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National 4-H Conference Enlightening for N.D. Delegates

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Four North Dakota 4-H'ers attend the National 4-H Conference in Washington, D.C. Pictured are (from left): delegates Mara Bornemann of Morton County, Gretchen Brummond of Walsh County, Toby Zikmund of Walsh County and Teddy Mayer of Hettinger County, and chaperone Meagan Scott, a 4-H youth development specialist in NDSU Extension's Center for 4-H Youth Development. (NDSU photo) Four North Dakota 4-H'ers attend the National 4-H Conference in Washington, D.C. Pictured are (from left): delegates Mara Bornemann of Morton County, Gretchen Brummond of Walsh County, Toby Zikmund of Walsh County and Teddy Mayer of Hettinger County, and chaperone Meagan Scott, a 4-H youth development specialist in NDSU Extension's Center for 4-H Youth Development. (NDSU photo)
The delegates explored issues affecting youth and the role 4-H can play in addressing those issues.

Attending the weeklong National 4-H Conference in Washington, D.C., was a once-in-a-lifetime opportunity for Gretchen Brummond of Park River.

She was one of four North Dakota 4-H’ers selected to participate in the recent conference. The others were Mara Bornemann of Center, Teddy Mayer of Mott and Toby Zikmund of Pisek.

The conference is an event in which more than 260 youth explore current issues affecting youth and the role 4-H can play in addressing those issues. Delegates participated in roundtable groups who researched issues such as teen health, agriculture and juveniles. The groups developed presentations on their findings and then shared the findings with key decision makers at various federal agencies throughout the Washington, D.C., area.

“I was able to meet and connect with 4-H’ers from all across the country, and even Canada and Puerto Rico,” Brummond says. “We were involved in roundtable discussions (texting and driving, for example) and were able to present them to different agencies (Department of Transportation, for example).

“This trip made me step out of my comfort zone and present my roundtable topic to prestigious adults,” she adds.

“It was very powerful to see that I could make an impact on a national level by presenting to the Senate Committee on Agriculture,” Zikmund says. “The conference reinforced the idea that it’s possible to be a leader no matter where you are.”

For Bornemann, the conference was a reminder of how important youth are to communities.

“Attending a national conference such as this was surely a great opportunity, but it was certainly no invitation to stop being an impactful, positive influence on a local or state level,” she says. “After having a short federal briefing at the U.S. Department of Justice with my roundtable group, I felt exhilarated and eager to do something within my own community, specifically with my local police department and school.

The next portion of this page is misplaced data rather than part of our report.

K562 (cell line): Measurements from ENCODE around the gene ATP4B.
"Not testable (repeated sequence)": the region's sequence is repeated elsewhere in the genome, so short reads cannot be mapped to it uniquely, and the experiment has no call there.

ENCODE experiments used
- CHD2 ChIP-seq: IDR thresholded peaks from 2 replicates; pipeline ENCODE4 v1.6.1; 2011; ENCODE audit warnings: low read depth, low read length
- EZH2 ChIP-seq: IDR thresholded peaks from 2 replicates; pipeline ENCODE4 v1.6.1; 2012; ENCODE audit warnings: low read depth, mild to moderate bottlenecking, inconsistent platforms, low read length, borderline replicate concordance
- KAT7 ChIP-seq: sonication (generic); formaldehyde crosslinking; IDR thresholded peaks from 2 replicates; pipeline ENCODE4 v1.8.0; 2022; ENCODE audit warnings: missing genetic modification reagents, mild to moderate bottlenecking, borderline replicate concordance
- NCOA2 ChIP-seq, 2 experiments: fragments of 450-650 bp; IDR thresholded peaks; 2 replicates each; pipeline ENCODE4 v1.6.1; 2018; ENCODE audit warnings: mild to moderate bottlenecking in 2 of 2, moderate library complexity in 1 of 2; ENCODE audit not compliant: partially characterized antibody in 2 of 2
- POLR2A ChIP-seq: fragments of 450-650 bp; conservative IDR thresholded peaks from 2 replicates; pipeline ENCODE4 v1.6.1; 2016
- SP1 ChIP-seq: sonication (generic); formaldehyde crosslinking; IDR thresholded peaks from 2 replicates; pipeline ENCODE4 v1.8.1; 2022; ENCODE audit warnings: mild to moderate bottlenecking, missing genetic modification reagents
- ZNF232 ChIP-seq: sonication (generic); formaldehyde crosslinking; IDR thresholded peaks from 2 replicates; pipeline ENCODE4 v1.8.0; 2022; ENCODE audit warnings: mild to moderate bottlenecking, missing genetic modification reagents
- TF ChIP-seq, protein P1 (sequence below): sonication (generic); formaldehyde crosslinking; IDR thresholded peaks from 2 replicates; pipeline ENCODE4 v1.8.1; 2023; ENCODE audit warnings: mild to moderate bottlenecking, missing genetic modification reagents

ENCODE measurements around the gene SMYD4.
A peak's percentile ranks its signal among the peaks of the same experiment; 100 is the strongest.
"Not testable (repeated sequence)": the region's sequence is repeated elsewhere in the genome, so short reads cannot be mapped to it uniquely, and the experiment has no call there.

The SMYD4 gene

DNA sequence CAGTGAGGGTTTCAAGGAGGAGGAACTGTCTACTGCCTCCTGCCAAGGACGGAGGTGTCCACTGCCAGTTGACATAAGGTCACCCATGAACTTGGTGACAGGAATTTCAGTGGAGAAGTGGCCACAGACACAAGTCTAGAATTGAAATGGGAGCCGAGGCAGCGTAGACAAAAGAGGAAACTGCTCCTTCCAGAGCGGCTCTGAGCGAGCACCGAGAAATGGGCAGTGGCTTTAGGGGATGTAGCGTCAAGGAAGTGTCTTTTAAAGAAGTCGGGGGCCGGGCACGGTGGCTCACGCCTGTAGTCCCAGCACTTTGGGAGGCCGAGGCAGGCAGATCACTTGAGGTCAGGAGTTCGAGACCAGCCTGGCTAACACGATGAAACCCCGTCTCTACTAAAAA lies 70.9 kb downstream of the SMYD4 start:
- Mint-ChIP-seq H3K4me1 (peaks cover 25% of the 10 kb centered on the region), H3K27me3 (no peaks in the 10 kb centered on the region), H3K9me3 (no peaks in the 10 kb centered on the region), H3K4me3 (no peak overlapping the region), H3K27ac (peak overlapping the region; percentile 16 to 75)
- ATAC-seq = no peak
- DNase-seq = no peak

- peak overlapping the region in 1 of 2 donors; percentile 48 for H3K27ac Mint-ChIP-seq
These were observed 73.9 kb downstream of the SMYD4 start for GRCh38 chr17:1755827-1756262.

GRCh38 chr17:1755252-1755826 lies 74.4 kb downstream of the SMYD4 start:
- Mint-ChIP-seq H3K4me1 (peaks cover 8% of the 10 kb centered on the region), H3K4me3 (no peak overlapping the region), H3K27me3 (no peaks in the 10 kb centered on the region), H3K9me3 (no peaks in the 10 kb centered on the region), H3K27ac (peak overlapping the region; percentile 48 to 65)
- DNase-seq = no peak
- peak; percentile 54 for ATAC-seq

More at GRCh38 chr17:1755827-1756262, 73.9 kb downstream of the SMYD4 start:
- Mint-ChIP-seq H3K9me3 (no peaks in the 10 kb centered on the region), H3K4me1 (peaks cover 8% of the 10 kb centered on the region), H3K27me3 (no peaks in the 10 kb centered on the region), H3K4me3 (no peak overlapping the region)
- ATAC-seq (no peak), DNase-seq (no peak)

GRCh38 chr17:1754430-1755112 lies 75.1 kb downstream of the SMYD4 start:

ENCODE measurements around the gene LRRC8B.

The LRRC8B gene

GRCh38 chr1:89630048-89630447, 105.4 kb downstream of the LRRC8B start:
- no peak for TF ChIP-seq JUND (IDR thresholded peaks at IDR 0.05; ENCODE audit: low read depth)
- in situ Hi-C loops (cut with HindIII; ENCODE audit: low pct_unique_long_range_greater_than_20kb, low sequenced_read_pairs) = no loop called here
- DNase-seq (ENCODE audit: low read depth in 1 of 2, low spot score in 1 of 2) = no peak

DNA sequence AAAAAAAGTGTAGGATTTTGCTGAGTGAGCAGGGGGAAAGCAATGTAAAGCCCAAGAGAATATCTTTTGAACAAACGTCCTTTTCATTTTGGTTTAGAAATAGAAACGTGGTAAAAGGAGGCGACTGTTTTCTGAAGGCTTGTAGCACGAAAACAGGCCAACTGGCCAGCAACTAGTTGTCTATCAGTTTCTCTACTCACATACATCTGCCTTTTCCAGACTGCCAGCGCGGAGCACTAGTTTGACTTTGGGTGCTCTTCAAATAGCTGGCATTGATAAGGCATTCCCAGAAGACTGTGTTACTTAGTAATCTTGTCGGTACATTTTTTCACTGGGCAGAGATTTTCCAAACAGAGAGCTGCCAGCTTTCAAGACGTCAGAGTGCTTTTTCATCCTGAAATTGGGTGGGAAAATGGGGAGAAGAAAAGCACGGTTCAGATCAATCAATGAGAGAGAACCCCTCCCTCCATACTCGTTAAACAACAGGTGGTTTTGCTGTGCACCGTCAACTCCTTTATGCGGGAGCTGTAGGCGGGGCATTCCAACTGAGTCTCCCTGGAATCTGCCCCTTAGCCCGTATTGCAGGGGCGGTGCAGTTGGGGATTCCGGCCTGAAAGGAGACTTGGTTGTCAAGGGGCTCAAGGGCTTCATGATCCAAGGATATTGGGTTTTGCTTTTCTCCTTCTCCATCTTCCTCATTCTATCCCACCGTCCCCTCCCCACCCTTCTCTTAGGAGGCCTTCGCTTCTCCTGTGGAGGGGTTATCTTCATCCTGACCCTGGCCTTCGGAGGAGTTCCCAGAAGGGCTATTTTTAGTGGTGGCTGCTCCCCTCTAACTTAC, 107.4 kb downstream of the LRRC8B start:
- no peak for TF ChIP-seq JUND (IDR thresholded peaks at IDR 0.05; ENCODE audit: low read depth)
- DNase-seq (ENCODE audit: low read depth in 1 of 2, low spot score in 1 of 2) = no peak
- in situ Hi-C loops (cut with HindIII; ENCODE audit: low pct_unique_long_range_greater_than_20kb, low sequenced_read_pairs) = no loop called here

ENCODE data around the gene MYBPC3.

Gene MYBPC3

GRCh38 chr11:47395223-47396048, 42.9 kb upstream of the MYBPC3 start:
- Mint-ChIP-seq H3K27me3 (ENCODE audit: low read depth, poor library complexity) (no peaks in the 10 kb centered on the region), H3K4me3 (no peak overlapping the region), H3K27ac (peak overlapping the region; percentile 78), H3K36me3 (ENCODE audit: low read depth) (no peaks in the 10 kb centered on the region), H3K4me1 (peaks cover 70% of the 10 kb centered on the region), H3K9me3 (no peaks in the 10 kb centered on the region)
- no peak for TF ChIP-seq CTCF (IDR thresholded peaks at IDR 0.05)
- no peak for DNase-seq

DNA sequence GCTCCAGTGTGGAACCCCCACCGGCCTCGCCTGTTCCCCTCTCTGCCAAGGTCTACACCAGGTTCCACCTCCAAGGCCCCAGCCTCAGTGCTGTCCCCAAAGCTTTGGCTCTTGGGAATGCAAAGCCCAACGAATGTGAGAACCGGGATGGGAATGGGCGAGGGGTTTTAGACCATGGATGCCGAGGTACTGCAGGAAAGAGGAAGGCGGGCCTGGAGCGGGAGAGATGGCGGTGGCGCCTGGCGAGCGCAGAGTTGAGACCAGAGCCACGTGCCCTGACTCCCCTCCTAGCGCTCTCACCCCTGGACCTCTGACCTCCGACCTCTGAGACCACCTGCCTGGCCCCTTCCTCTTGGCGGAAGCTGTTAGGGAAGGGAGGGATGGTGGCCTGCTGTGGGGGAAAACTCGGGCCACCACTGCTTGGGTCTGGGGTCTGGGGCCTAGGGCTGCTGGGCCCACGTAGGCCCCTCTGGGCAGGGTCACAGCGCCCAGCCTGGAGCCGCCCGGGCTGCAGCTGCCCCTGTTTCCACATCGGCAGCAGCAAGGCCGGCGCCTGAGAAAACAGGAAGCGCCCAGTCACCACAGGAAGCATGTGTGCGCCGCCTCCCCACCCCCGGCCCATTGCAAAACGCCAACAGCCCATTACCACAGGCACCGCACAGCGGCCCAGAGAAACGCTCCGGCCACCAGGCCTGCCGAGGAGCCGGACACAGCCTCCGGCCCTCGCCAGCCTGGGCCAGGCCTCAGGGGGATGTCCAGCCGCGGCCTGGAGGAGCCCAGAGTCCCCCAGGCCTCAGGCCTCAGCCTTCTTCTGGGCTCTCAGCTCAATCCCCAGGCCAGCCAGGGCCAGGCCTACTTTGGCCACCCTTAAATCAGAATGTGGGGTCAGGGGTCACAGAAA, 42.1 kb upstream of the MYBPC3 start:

“I only hope that the passion I brought home from this conference to apply ‘my hands to larger service’ can be relayed onto others so that they may look to the four H’s of 4-H and do something within their own communities,” she notes.

The conference was an eye-opening experience for Mayer.

“During the National 4-H Conference, I learned how 4-H works as a national organization, which expanded my mind on the true impact of 4-H,” he says.

Meagan Scott, a 4-H youth development specialist in North Dakota State University’s Center for 4-H Youth Development, chaperoned the North Dakota delegates.

“Interacting with these exceptional 4-H youth was a privilege,” she says. “Watching the outstanding young leaders come together and in a matter of only two days, put together such inspiring, creative and thought-provoking presentations in their roundtable groups was definitely impressive.

“These four youth are leaders both in their communities and across the state,” she adds. “I look forward to seeing the great things that they continue to do.”

Brummond hopes other 4-H’ers take advantage of attending the National 4-H Conference.

“I encourage all 4-H’ers to apply for this, for it has definitely impacted my leadership abilities for the better,” she says.

Applications to serve as a 2019 delegate are due to the North Dakota State University Extension Center for 4-H Youth Development by Aug. 1. For more information, contact Rachelle Vettern, an NDSU Extension leadership and volunteer development specialist, at 701-231-7541 or rachelle.vettern@ndsu.edu. 4-H is a program of NDSU Extension.

The North Dakota 4-H Foundation sponsored this educational opportunity.


NDSU Agriculture Communication - May 7, 2018

Source:Rachelle Vettern, 701-231-7541, rachelle.vettern@ndsu.edu
Editor:Ellen Crawford, 701-231-5391, ellen.crawford@ndsu.edu
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